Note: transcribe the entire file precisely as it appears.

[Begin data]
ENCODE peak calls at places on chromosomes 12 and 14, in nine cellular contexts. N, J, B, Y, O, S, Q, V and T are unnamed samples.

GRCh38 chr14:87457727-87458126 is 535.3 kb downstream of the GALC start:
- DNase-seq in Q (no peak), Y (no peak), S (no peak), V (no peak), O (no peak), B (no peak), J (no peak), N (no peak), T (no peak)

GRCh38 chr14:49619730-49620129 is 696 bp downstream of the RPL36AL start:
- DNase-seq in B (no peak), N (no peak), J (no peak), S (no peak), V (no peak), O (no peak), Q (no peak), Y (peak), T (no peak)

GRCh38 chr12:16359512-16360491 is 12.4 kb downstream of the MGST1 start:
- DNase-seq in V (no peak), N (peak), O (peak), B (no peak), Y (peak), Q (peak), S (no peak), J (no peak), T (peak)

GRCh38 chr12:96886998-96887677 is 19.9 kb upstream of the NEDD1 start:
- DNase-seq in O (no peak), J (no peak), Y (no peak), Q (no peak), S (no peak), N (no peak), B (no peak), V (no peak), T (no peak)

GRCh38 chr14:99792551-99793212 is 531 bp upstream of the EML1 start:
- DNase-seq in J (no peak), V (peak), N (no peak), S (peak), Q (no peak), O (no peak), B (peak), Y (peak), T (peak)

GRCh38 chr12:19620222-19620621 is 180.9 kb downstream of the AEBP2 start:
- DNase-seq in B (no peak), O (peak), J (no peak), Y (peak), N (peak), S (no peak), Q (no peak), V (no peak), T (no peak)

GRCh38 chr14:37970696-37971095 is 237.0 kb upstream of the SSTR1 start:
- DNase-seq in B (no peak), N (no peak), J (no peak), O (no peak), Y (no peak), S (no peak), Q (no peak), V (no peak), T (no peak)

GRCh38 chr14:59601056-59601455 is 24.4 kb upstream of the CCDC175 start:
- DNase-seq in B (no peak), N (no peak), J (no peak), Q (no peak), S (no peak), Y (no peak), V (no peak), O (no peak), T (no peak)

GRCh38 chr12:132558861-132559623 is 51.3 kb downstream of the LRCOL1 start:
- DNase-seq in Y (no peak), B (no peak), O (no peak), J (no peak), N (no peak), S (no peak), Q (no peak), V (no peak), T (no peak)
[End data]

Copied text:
ENCODE peak calls at places on chromosomes 12 and 14, in nine cellular contexts. N, J, B, Y, O, S, Q, V and T are unnamed samples.

GRCh38 chr14:87457727-87458126 is 535.3 kb downstream of the GALC start:
- DNase-seq in Q (no peak), Y (no peak), S (no peak), V (no peak), O (no peak), B (no peak), J (no peak), N (no peak), T (no peak)

GRCh38 chr14:49619730-49620129 is 696 bp downstream of the RPL36AL start:
- DNase-seq in B (no peak), N (no peak), J (no peak), S (no peak), V (no peak), O (no peak), Q (no peak), Y (peak), T (no peak)

GRCh38 chr12:16359512-16360491 is 12.4 kb downstream of the MGST1 start:
- DNase-seq in V (no peak), N (peak), O (peak), B (no peak), Y (peak), Q (peak), S (no peak), J (no peak), T (peak)

GRCh38 chr12:96886998-96887677 is 19.9 kb upstream of the NEDD1 start:
- DNase-seq in O (no peak), J (no peak), Y (no peak), Q (no peak), S (no peak), N (no peak), B (no peak), V (no peak), T (no peak)

GRCh38 chr14:99792551-99793212 is 531 bp upstream of the EML1 start:
- DNase-seq in J (no peak), V (peak), N (no peak), S (peak), Q (no peak), O (no peak), B (peak), Y (peak), T (peak)

GRCh38 chr12:19620222-19620621 is 180.9 kb downstream of the AEBP2 start:
- DNase-seq in B (no peak), O (peak), J (no peak), Y (peak), N (peak), S (no peak), Q (no peak), V (no peak), T (no peak)

GRCh38 chr14:37970696-37971095 is 237.0 kb upstream of the SSTR1 start:
- DNase-seq in B (no peak), N (no peak), J (no peak), O (no peak), Y (no peak), S (no peak), Q (no peak), V (no peak), T (no peak)

GRCh38 chr14:59601056-59601455 is 24.4 kb upstream of the CCDC175 start:
- DNase-seq in B (no peak), N (no peak), J (no peak), Q (no peak), S (no peak), Y (no peak), V (no peak), O (no peak), T (no peak)

GRCh38 chr12:132558861-132559623 is 51.3 kb downstream of the LRCOL1 start:
- DNase-seq in Y (no peak), B (no peak), O (no peak), J (no peak), N (no peak), S (no peak), Q (no peak), V (no peak), T (no peak)